The Oscars: Backstage Diary

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Kevork Djansezian / AP

Jennifer Hudson in the pressroom after winning the Academy Award for her performance in Dreamgirls.

4pm PST: I arrive at Hollywood's Kodak Theater. The crowd in the bleachers roars. It turns out it has nothing to do with my stylist's choices (BCBG sale rack dress, laptop bag by Targus), but rather the arrival of Al Gore. Enjoy your moment, Mr. Vice President. Rumor on the carpet is that Leo is about to exit his hybrid.

4:20: I make it through 12 security checkpoints to the press room at the Hollywood Renaissance Hotel. Esteemed members of the Fourth Estate are fighting over dial-up lines and a starch-laden buffet and debating in which Star Trek series Best Supporting Actress nominee Jennifer Hudson's dress belongs.

4:45: Journalistic consensus has been reached on at least one subject: Helen Mirren is a stone cold fox.

5:46: Reporters in the second row applaud vigorously when Pan's Labyrinth wins for Best Art Direction. I'm pretty sure Helen Thomas doesn't behave like this….

6:04: Art direction winners from Pan's come back stage. Bilingual journalists start acting macho.

6:43: Ooh, snap! The trash-talking sound mixers of Dreamgirls address an apparently hot button issue in the sound community: Apocalypto mixer Kevin O'Connell, the Susan Lucci of the category, who has never won an Oscar despite 19 nominations: "I just wonder what Kevin's trying to do out there by trying to get an award using sympathy," says Oscar winner Michael Minkler. "Kevin's an OK mixer, but enough's enough about Kevin." And you thought actresses were catty.

7:10: Everybody's looking at Gwyneth Paltrow's dress on the monitors when Bill Monahan, Best Adapted Screenplay winner for The Departed, says something about 61-year-old Irish Catholics, a sexual prosthesis and cocaine. We're pretty sure he's talking about Jack Nicholson's character. Darn that Gwynnie for distracting us.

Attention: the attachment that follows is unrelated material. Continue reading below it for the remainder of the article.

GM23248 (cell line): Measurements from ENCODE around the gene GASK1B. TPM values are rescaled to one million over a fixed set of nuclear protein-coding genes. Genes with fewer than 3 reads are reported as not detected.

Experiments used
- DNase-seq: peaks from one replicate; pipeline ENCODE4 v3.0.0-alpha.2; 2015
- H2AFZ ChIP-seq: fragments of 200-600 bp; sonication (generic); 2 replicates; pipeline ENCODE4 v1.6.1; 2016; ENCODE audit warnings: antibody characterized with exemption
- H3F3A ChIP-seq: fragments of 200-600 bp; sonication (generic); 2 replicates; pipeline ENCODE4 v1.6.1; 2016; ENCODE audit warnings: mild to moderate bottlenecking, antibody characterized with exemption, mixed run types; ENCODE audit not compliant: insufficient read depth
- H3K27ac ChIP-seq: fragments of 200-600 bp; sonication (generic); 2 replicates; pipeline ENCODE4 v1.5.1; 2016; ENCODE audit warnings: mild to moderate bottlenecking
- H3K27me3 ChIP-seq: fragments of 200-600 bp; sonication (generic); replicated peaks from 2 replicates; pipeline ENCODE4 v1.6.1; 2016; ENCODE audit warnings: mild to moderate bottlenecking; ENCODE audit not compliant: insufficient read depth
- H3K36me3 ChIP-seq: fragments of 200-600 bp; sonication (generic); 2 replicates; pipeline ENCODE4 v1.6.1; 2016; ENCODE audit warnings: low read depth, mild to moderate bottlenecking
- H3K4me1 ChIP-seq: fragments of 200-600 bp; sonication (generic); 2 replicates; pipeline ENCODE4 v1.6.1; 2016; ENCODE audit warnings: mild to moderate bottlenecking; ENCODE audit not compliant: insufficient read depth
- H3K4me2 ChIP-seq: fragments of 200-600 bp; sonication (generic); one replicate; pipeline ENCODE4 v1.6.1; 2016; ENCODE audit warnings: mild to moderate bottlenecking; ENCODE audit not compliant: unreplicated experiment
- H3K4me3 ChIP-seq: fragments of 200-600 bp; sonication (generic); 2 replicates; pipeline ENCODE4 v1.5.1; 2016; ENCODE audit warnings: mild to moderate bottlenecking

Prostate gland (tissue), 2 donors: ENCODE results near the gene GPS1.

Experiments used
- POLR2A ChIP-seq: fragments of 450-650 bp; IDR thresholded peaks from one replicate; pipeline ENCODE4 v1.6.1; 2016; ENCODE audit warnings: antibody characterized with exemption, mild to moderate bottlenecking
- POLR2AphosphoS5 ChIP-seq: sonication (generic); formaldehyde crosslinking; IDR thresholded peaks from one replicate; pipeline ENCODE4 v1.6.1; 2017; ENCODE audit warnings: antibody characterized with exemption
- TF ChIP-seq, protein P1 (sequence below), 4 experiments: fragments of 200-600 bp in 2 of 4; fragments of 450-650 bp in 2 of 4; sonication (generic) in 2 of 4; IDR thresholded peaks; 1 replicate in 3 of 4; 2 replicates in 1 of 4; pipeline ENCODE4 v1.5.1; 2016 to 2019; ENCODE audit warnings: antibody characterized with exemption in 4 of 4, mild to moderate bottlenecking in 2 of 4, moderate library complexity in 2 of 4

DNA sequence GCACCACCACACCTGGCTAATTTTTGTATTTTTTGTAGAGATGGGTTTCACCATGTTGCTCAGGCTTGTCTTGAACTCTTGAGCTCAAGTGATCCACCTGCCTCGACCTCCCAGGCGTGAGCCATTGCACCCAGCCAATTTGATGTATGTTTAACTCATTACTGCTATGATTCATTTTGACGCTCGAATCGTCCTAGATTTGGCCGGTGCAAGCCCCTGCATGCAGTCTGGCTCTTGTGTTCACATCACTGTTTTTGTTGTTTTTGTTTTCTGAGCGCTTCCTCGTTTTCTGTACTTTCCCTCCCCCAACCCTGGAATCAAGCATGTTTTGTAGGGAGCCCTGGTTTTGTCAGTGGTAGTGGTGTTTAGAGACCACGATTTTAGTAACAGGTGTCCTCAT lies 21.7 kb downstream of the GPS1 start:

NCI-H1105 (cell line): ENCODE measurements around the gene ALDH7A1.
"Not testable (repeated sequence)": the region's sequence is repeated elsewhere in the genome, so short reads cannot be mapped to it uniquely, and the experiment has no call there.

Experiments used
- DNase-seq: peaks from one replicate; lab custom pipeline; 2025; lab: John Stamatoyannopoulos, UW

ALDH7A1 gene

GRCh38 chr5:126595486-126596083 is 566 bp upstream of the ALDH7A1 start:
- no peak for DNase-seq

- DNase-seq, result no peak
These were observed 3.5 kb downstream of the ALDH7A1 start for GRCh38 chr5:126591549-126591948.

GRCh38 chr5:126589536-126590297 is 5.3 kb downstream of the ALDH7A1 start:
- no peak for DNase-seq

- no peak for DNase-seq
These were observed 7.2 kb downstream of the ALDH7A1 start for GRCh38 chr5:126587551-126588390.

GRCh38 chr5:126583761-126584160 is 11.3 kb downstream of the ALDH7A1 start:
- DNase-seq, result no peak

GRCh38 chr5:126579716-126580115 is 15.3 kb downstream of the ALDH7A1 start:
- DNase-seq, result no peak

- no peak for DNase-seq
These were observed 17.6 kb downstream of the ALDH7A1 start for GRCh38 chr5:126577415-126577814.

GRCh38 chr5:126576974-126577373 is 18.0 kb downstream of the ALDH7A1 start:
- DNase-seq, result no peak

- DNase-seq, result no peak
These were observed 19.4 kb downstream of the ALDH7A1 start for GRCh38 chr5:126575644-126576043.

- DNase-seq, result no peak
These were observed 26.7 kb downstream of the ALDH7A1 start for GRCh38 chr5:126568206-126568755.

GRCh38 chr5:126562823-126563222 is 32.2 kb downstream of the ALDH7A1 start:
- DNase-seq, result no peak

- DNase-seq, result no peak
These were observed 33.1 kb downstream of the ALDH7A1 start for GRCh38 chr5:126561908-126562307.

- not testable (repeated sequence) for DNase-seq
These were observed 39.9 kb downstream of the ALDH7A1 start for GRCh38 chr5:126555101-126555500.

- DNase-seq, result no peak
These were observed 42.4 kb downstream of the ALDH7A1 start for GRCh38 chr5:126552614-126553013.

7:29: A Spanish-language journalist tosses Pan's Labyrinth cinematographer Guillermo Navarro a soccer jersey after it is upset by The Lives of Others for Best Foreign Language Film.

7:39: Former Paramount executive Sherry Lansing, just given the Jean Hersholt Humanitarian Award by her friend Tom Cruise, deflects a question about Cruise's ugly send-off from her old studio last summer. "It's hard for me to comment," says Lansing, who made many movies with Cruise before leaving Paramount 2 1/2 years ago. "I'm very good friends with [Viacom President] Sumner Redstone." She does make a prediction about Cruise's career: "He will be here winning an Oscar within the next five years."

7:49: The Pirates of the Caribbean visual effects guys tell us the third Pirates movie, due this summer, has close to 2,000 effects shots, more than the first two Pirates films combined. Clearly these fellas aren't resting on their laurels.

7:53 Biggest press room applause so far follows the entry of Lives of Others director Florian Henchel von Donnersmarck. Those German journalists sure are nationalistic! I repress the urge to stand and declare, "I am a jelly donut." Someone asks a question comparing Dick Cheney to the KGB. The director wisely points out that said journalist would be killed for asking that question were the comparison really apt.